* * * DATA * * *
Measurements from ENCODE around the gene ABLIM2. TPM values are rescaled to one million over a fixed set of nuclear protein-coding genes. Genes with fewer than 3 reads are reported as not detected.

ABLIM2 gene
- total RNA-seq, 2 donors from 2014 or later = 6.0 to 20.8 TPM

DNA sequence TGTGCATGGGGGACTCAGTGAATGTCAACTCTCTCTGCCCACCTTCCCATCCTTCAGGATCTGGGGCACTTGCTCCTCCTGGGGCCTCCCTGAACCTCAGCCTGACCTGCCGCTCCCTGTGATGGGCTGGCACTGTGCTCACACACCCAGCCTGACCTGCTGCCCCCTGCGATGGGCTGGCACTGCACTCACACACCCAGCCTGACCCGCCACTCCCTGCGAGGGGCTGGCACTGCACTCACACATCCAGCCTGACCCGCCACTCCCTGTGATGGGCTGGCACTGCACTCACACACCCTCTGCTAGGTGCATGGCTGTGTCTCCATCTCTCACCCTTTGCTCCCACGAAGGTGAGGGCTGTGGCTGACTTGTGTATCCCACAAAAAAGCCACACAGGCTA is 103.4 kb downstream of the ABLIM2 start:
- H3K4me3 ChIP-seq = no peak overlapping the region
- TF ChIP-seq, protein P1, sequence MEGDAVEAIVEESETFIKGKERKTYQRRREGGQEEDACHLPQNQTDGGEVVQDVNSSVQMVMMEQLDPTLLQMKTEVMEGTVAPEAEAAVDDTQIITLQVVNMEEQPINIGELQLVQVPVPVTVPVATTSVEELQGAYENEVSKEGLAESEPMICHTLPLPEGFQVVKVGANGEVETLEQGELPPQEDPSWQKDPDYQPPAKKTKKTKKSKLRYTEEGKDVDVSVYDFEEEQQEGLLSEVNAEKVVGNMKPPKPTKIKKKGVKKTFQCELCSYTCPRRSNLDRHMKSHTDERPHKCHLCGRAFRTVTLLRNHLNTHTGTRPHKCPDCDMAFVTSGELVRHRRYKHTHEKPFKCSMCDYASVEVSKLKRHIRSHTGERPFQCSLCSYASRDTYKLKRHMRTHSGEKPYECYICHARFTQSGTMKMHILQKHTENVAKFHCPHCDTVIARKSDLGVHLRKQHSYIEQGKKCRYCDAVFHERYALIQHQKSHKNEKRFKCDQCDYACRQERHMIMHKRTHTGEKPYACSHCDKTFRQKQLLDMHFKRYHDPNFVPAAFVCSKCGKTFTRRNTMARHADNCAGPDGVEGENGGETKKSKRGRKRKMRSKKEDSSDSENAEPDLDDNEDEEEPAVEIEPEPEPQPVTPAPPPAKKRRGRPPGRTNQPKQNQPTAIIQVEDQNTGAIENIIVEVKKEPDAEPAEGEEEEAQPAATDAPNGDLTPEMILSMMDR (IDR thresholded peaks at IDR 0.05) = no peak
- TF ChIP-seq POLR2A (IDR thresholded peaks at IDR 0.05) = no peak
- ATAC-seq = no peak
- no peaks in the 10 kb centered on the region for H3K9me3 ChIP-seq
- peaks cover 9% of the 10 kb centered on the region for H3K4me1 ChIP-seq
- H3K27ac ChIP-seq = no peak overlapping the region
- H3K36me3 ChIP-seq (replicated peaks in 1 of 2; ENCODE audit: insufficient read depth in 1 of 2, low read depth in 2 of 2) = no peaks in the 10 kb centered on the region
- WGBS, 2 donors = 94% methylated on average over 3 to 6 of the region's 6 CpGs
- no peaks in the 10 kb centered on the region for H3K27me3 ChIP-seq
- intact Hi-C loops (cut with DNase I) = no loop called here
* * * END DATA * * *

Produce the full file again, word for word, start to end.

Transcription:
Measurements from ENCODE around the gene ABLIM2. TPM values are rescaled to one million over a fixed set of nuclear protein-coding genes. Genes with fewer than 3 reads are reported as not detected.

ABLIM2 gene
- total RNA-seq, 2 donors from 2014 or later = 6.0 to 20.8 TPM

DNA sequence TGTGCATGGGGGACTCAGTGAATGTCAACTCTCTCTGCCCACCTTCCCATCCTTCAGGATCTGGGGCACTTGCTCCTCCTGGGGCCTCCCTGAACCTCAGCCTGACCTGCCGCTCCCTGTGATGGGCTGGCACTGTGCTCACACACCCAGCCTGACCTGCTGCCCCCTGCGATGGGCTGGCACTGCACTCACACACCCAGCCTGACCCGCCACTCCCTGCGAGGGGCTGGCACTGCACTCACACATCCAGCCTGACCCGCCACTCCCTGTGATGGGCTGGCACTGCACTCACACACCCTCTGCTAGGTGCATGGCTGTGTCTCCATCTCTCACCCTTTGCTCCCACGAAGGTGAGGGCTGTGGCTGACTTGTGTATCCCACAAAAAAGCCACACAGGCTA is 103.4 kb downstream of the ABLIM2 start:
- H3K4me3 ChIP-seq = no peak overlapping the region
- TF ChIP-seq, protein P1, sequence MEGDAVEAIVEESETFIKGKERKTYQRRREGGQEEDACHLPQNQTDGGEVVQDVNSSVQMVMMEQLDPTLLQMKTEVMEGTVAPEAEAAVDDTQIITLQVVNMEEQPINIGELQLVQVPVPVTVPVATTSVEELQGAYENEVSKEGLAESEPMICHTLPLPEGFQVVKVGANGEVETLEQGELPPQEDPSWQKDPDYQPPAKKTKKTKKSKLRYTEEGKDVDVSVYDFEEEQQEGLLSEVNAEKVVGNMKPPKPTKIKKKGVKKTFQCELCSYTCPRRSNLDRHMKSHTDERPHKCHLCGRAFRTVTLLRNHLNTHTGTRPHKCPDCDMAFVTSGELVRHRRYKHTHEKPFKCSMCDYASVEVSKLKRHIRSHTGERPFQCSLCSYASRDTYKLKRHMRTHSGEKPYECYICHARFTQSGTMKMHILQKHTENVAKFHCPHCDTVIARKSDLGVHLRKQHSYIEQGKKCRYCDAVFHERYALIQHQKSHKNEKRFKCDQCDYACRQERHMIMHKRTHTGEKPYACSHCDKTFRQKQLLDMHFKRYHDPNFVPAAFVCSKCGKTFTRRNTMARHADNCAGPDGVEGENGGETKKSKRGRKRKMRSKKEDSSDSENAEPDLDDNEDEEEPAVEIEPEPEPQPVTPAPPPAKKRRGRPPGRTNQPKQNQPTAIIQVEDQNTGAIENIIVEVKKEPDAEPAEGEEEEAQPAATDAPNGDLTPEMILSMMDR (IDR thresholded peaks at IDR 0.05) = no peak
- TF ChIP-seq POLR2A (IDR thresholded peaks at IDR 0.05) = no peak
- ATAC-seq = no peak
- no peaks in the 10 kb centered on the region for H3K9me3 ChIP-seq
- peaks cover 9% of the 10 kb centered on the region for H3K4me1 ChIP-seq
- H3K27ac ChIP-seq = no peak overlapping the region
- H3K36me3 ChIP-seq (replicated peaks in 1 of 2; ENCODE audit: insufficient read depth in 1 of 2, low read depth in 2 of 2) = no peaks in the 10 kb centered on the region
- WGBS, 2 donors = 94% methylated on average over 3 to 6 of the region's 6 CpGs
- no peaks in the 10 kb centered on the region for H3K27me3 ChIP-seq
- intact Hi-C loops (cut with DNase I) = no loop called here